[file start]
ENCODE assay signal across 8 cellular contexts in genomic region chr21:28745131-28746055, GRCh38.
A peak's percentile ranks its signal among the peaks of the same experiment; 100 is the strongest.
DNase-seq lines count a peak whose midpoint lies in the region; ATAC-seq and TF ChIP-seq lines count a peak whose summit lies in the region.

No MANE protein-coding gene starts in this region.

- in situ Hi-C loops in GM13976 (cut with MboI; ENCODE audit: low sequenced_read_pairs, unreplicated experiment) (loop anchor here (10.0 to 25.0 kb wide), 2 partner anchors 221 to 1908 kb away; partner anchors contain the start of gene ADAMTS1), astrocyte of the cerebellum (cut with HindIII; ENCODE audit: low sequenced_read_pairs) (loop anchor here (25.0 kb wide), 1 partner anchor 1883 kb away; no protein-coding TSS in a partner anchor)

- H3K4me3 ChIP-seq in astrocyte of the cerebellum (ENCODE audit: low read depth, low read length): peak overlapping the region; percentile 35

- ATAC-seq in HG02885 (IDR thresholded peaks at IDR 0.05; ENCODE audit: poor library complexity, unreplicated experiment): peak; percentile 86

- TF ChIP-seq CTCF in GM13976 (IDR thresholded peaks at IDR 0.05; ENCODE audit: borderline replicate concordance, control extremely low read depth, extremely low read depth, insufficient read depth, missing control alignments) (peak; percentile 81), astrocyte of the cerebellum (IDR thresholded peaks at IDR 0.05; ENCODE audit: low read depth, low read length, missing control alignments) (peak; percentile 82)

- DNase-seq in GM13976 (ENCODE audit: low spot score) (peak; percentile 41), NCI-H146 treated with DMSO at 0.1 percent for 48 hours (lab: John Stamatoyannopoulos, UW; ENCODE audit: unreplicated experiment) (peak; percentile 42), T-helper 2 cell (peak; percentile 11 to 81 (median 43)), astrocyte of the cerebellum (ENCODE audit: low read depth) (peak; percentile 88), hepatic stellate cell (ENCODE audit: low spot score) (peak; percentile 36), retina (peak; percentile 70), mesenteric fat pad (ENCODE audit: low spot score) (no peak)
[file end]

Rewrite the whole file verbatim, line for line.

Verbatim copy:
ENCODE assay signal across 8 cellular contexts in genomic region chr21:28745131-28746055, GRCh38.
A peak's percentile ranks its signal among the peaks of the same experiment; 100 is the strongest.
DNase-seq lines count a peak whose midpoint lies in the region; ATAC-seq and TF ChIP-seq lines count a peak whose summit lies in the region.

No MANE protein-coding gene starts in this region.

- in situ Hi-C loops in GM13976 (cut with MboI; ENCODE audit: low sequenced_read_pairs, unreplicated experiment) (loop anchor here (10.0 to 25.0 kb wide), 2 partner anchors 221 to 1908 kb away; partner anchors contain the start of gene ADAMTS1), astrocyte of the cerebellum (cut with HindIII; ENCODE audit: low sequenced_read_pairs) (loop anchor here (25.0 kb wide), 1 partner anchor 1883 kb away; no protein-coding TSS in a partner anchor)

- H3K4me3 ChIP-seq in astrocyte of the cerebellum (ENCODE audit: low read depth, low read length): peak overlapping the region; percentile 35

- ATAC-seq in HG02885 (IDR thresholded peaks at IDR 0.05; ENCODE audit: poor library complexity, unreplicated experiment): peak; percentile 86

- TF ChIP-seq CTCF in GM13976 (IDR thresholded peaks at IDR 0.05; ENCODE audit: borderline replicate concordance, control extremely low read depth, extremely low read depth, insufficient read depth, missing control alignments) (peak; percentile 81), astrocyte of the cerebellum (IDR thresholded peaks at IDR 0.05; ENCODE audit: low read depth, low read length, missing control alignments) (peak; percentile 82)

- DNase-seq in GM13976 (ENCODE audit: low spot score) (peak; percentile 41), NCI-H146 treated with DMSO at 0.1 percent for 48 hours (lab: John Stamatoyannopoulos, UW; ENCODE audit: unreplicated experiment) (peak; percentile 42), T-helper 2 cell (peak; percentile 11 to 81 (median 43)), astrocyte of the cerebellum (ENCODE audit: low read depth) (peak; percentile 88), hepatic stellate cell (ENCODE audit: low spot score) (peak; percentile 36), retina (peak; percentile 70), mesenteric fat pad (ENCODE audit: low spot score) (no peak)